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Dinner Theater to benefit Winni Wellness Center was a great success

To The Daily Sun,

The Winnipesaukee Wellness Center's second annual Dinner Theater was a great success. Everyone enjoyed a delicious dinner, with thanks to the excellent staff and Scott Ouellette of Magic Foods. Following dinner, it was on to the wonderful performance of "42nd Street" by the Interlakes Summer Theater. Many thanks go to Nancy Barry and her great cast for their superb work on stage.

The success of the fund-raising event was enhanced by the many local businesses that contributed gifts or gift certificates for the silent auction. Much appreciation to Vinnie Hale Arts, Ragged Mountain Resort, Corner House Restaurant, Center Sandwich League of NH Craftsmen, Mills Falls, Mark Richter Small Engine Repair, George's Diner, Tucson Trinkets donated by Jane Ellingson, Subway, Common Man, Sandwich Fair, Village Kitchen, Harts, Funspot, Fratello's, Home Comfort, Indian Mound Golf Club, Win'ing Butcher (anonymous donor), bracelet donated by Marilyn Siraco, Meredith Village Savings Bank (gold certificate), Squam Lakes Science Center, Lavinia's, Interlakes Dental Center and Mary Kay Basket (anonymous donor) for their support.

Individual cash donations, from members and friends of the Winnipesaukee Wellness Center, provide much needed support for the center to respond to the needs of many who are working hard to remain independent and active. A very special thank you to each one of you who helped assure the success of the Dinner Theater.

The exercise machines, including the new PhysioMax obtained through a grant from the NH Electric Cooperative, are actively used under the supervision of a registered nurse who regularly assists and monitors each person's activities. The several strength training sessions offer additional exercise opportunities.

With the greatest appreciation and thanks for the support from our individuals and businesses, the Center is able to help many in our communities to attain their highest level of wellness.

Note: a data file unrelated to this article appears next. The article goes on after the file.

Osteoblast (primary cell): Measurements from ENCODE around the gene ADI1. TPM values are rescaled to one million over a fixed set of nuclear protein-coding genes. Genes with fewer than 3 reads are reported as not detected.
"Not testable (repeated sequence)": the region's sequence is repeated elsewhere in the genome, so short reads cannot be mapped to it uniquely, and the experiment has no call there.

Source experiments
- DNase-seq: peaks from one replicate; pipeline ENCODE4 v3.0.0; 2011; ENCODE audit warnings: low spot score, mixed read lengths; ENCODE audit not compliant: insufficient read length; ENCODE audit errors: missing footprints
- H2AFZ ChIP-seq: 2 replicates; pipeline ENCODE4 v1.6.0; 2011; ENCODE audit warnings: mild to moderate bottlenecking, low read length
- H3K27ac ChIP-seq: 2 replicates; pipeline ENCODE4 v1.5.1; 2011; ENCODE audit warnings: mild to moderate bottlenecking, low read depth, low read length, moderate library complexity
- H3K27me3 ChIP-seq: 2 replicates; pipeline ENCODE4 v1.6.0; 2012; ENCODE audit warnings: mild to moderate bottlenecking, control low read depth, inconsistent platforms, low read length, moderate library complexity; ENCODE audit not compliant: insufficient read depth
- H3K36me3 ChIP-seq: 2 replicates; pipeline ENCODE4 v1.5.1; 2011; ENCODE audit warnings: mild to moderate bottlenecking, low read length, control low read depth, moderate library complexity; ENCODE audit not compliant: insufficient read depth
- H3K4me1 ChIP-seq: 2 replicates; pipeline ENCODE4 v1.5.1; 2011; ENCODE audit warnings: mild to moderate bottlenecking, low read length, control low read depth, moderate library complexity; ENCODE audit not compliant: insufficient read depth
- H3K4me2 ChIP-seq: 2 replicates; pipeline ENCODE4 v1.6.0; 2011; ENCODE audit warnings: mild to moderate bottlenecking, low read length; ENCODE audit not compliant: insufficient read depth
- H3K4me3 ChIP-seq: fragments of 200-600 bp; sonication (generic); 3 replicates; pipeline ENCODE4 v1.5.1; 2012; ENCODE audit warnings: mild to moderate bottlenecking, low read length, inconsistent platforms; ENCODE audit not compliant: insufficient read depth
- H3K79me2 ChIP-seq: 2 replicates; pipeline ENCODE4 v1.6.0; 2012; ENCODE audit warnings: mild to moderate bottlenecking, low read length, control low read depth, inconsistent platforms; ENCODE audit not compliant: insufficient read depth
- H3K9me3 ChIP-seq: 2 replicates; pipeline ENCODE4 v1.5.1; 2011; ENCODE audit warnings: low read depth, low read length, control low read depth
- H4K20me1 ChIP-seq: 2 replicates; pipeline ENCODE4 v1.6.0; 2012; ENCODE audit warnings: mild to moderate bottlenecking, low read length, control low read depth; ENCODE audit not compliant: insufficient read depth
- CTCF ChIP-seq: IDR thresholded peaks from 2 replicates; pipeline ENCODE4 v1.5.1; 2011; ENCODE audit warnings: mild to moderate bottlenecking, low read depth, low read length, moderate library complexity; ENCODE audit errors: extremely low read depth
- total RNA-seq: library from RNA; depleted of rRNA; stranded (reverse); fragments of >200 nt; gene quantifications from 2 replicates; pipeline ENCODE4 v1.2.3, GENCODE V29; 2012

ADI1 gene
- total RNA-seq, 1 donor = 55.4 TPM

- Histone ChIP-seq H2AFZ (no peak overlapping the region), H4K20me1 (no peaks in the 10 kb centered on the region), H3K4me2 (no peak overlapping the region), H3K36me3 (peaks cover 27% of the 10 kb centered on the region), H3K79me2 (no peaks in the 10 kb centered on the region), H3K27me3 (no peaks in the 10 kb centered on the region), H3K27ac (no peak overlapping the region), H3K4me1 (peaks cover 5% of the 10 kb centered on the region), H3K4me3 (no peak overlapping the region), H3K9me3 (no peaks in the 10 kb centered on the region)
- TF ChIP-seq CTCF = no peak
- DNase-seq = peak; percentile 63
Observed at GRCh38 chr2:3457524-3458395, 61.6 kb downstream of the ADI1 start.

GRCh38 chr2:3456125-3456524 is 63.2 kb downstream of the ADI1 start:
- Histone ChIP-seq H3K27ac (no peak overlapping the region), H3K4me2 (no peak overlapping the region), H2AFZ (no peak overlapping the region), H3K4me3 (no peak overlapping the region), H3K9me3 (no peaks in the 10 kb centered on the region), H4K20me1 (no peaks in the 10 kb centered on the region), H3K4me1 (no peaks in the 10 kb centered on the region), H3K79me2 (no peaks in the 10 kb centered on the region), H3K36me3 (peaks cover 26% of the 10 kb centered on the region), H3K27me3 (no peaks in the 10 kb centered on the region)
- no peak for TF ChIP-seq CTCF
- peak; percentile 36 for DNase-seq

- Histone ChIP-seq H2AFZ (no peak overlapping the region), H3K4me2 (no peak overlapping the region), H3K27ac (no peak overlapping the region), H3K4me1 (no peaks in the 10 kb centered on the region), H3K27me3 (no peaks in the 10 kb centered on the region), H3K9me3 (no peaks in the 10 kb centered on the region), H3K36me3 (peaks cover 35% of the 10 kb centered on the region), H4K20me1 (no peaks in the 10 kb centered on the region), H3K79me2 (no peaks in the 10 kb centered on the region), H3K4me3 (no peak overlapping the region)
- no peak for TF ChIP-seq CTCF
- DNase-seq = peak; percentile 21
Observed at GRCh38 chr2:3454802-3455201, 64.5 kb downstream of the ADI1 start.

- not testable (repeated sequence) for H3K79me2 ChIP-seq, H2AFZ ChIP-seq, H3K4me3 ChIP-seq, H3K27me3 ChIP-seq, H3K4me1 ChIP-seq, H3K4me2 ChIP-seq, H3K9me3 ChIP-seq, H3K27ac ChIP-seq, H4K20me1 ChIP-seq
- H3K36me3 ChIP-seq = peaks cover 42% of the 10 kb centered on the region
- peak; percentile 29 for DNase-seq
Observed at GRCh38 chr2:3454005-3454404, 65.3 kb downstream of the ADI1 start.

For further information about the Winnipesaukee Wellness opportunities, contact Debbie Emerton, RN at the Center on Monday, Wednesday or Friday from 6 a.m.-4 p.m. at 253-1839.

Debbie Emerton and members of the WWC.

Moultonborough

Last Updated on Monday, 28 July 2014 10:00

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I do not see requiring voters to present a picture ID at polls as restricting anyone's right

To The Daily Sun,

This is in response the Bernadette Loesch's letter in the July 25 Sun:

Bernadette, you implied that I live inside a bubble because I do not agree with your view about voter rights. But I must disagree and counter that it is you who live inside a bubble, one filled with nothing but the comfort created by your constant accusations against those who disagree with your perpetual outrage over things that are, quite frankly, not as important as you might think. I fear that if you had nothing to be outraged about your world would implode and you'd find yourself bereft and without purpose. However, I digress.

I looked at the NYU School of Law website you listed in your last letter and I find that, yet again, you didn't pay as much attention to what was there as you might have.

If your biggest complaint is that states are requiring voter ID in order for citizens to vote, I do not see that as restricting anyone's right to vote. On more than one occasion you have stated that such a requirement will prevent people from voting, but that's it. You never once gave us a credible reason why such a requirement would prevent any eligible person from voting. Everyone, including the poor, have ID. (The poor can't receive benefits from their respective states without proper ID, the same ID they can use to vote.) You can make the argument that getting the proper ID is an onerous task, but it is no more onerous than the task of voting. If they will not take the time to do the first, it is unlikely they'll take the time to do the second.